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Does Penn State Football’s Defense Deserve a Better Offense?

23.36 points.

That’s how many points Penn State’s offense has averaged in its 11 Big Ten Conference games under O-coordinator Mike Yurcich in 2021-22.

The 17 points that Penn State — hampered by driving rain and a flood of five turnovers — hung on Northwestern on Saturday didn’t help things, either.

Blame that very average scoring average on Cliff’s injury against Iowa. Or the Roberson Experience that ensued. Or the eight points Penn State scored in nine overtimes against Illinois. Or the offensive line. Or stout Big Ten defenses. Or that Drew Allar should get the starting nod at QB.

Or the inability of James Franklin — a former offensive coordinator at both Kansas State and Maryland — to establish a consistent and consistently effective offensive identity since Nov. 28, 2017; that was the day Mississippi State hired Joe Moorhead away from Penn State to be its head coach.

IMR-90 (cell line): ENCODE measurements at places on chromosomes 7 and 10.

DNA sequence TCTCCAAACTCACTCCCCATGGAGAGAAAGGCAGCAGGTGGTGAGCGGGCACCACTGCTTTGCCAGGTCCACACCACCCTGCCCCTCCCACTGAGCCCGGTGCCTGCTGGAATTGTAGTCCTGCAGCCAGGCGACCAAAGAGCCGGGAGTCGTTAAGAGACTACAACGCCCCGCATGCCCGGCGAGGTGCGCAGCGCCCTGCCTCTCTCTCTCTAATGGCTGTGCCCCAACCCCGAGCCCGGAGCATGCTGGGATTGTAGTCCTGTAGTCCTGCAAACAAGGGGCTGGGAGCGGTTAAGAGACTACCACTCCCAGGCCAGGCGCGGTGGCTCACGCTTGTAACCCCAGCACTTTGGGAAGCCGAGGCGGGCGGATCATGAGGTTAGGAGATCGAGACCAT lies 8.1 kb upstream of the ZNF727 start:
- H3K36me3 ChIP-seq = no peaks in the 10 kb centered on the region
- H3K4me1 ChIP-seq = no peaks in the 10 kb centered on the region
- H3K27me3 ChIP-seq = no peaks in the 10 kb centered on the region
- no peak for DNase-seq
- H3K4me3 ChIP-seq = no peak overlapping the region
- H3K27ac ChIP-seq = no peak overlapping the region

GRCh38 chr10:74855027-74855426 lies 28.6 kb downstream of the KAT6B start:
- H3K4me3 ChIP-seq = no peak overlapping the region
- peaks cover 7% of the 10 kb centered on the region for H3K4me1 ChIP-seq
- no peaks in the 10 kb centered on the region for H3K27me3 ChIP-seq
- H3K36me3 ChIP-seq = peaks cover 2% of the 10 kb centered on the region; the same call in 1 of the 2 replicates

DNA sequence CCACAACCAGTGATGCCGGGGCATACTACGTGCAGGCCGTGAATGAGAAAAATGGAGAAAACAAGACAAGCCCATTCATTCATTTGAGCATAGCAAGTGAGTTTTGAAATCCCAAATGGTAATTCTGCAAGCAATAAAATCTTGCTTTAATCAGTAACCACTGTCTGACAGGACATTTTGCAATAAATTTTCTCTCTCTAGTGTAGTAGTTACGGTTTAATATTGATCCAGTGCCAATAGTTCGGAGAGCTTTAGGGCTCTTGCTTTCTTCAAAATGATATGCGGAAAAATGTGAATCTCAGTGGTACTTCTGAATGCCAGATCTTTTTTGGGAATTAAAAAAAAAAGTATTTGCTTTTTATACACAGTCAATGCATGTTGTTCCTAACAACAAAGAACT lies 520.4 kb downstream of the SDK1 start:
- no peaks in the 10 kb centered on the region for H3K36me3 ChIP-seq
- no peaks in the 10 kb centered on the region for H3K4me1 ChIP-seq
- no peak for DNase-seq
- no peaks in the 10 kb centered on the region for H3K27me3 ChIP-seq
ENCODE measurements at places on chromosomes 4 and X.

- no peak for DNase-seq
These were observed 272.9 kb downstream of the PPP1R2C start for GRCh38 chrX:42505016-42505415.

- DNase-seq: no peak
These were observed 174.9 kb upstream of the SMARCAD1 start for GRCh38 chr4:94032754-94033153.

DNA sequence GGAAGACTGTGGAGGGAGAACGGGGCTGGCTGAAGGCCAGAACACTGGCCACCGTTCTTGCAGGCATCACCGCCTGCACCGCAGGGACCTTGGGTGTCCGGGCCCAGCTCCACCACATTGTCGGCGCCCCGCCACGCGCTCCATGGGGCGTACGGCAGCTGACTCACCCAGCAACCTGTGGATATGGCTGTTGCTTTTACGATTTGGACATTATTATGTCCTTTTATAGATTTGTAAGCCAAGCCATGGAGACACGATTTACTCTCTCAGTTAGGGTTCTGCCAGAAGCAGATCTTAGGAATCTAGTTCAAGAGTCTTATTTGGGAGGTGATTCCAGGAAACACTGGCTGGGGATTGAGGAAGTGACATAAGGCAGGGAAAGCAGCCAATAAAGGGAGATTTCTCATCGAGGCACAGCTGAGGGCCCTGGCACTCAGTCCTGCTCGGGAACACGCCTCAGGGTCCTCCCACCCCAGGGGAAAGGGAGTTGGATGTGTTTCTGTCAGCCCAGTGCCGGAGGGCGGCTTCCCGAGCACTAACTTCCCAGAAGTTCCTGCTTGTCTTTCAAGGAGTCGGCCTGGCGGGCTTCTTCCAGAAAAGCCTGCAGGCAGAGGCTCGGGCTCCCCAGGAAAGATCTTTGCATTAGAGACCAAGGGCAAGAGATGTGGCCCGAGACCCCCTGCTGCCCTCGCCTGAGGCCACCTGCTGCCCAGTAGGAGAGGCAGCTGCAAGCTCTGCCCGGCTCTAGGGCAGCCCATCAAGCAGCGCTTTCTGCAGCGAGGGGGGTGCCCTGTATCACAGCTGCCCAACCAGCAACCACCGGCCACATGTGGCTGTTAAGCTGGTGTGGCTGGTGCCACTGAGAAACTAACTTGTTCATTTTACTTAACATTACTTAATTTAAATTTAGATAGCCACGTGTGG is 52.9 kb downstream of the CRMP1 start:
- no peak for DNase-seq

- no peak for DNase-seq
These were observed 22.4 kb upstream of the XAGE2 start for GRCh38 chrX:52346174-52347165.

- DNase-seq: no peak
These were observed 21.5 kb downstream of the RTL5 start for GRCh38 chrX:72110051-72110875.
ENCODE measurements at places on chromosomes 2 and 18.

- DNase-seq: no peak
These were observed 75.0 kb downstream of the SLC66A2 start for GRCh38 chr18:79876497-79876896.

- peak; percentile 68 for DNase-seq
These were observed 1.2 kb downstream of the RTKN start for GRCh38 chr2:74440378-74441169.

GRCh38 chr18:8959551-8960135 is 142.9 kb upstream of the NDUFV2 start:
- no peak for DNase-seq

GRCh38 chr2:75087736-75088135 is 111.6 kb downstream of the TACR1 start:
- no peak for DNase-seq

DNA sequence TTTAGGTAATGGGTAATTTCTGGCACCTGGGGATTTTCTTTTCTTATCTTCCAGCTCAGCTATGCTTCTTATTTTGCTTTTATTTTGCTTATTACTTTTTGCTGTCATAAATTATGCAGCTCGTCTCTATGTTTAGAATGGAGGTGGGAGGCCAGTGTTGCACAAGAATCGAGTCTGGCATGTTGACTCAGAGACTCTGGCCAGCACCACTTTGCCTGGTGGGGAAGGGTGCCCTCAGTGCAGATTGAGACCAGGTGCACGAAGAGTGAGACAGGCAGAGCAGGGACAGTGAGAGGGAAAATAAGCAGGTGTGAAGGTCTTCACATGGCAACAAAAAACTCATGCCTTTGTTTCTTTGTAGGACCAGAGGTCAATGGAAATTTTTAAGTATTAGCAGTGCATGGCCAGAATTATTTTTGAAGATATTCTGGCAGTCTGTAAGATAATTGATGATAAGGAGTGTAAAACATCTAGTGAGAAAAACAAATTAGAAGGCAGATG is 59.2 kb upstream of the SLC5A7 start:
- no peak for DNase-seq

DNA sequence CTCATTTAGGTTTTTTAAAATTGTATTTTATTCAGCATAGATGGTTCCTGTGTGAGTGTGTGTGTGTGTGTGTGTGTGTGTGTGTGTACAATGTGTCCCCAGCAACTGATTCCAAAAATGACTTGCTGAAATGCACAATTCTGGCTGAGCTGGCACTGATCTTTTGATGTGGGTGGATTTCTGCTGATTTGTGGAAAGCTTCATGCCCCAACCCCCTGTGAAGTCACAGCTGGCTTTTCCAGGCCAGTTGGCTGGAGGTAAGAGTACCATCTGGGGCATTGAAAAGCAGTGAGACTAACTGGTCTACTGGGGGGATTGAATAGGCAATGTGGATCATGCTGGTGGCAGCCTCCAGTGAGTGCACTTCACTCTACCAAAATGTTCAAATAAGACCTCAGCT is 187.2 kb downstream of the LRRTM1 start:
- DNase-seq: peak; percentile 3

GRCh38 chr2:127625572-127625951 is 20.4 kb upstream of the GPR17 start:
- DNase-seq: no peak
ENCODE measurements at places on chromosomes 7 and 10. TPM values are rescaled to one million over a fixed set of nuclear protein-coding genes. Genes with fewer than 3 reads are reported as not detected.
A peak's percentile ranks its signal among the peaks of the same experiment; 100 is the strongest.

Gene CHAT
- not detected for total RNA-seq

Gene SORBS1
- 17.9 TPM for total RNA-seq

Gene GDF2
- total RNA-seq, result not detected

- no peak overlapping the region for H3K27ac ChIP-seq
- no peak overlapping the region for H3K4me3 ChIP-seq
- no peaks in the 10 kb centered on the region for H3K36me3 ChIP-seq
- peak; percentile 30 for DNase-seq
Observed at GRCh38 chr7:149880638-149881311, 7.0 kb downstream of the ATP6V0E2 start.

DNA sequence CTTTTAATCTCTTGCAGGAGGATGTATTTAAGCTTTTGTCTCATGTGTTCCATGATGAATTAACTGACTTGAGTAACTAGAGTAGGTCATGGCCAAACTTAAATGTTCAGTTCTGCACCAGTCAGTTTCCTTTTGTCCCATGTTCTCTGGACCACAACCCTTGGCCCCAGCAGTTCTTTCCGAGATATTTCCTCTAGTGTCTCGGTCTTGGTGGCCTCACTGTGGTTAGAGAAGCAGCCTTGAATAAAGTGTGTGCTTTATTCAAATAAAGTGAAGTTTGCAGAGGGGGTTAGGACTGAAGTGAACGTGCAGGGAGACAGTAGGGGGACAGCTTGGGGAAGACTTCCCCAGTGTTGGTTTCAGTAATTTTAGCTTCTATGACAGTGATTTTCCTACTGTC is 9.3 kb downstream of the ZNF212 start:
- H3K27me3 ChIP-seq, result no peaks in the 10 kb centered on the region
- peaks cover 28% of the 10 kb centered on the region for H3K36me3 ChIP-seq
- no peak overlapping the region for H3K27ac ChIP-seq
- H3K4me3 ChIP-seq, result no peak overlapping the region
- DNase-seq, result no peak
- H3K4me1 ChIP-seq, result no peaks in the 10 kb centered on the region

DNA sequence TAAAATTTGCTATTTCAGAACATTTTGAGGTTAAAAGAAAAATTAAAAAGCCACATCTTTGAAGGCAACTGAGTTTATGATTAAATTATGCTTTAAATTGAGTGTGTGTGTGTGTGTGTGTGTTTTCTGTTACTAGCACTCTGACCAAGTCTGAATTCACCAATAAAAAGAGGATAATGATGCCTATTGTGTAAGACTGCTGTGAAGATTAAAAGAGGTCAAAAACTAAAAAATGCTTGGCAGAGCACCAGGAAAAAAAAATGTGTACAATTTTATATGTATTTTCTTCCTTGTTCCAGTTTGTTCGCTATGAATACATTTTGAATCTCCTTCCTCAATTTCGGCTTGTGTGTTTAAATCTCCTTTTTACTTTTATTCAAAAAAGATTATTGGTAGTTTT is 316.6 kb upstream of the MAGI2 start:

The fact remains, since the start of conference play last season, what passes for Iowa’s offense has scored more points Penn State’s offense — 268 to 257.

For further comparison, stack up Penn State’s 23.36 ppg in the Big Ten in 2021-22 with Ohio State’s 47.2 ppg (elite) and Michigan’s 33.5 ppg (near-great).

The paucity of Penn State points is not a (dis)function of playing a tough Big Ten East slate, either: 

— In six games against the full complement of East opponents, the Nittany Lions have averaged 25.2 points.

— In five games against West opponents (Wisconsin, Iowa, Illinois, Purdue and Northwestern), they have averaged just 21.2 points per game.

In 2021-22, Penn State’s defense has been the second stingiest in the Big Ten, yielding just 17.2 points. Meanwhile, its offense is 10th in scoring. Which makes new DC Manny Diaz’s task all the tougher.


No offense, but I think the Nittany Lion defense deserves better. Though they won’t say so.

“The whole thing, man, that kind of brings us back to it is having your brother’s back,” said defensive end Nick Tarburton, who recovered one fumble and caused another on Saturday. “And then run out there, man, strapping the hell up and going to war for your brothers.”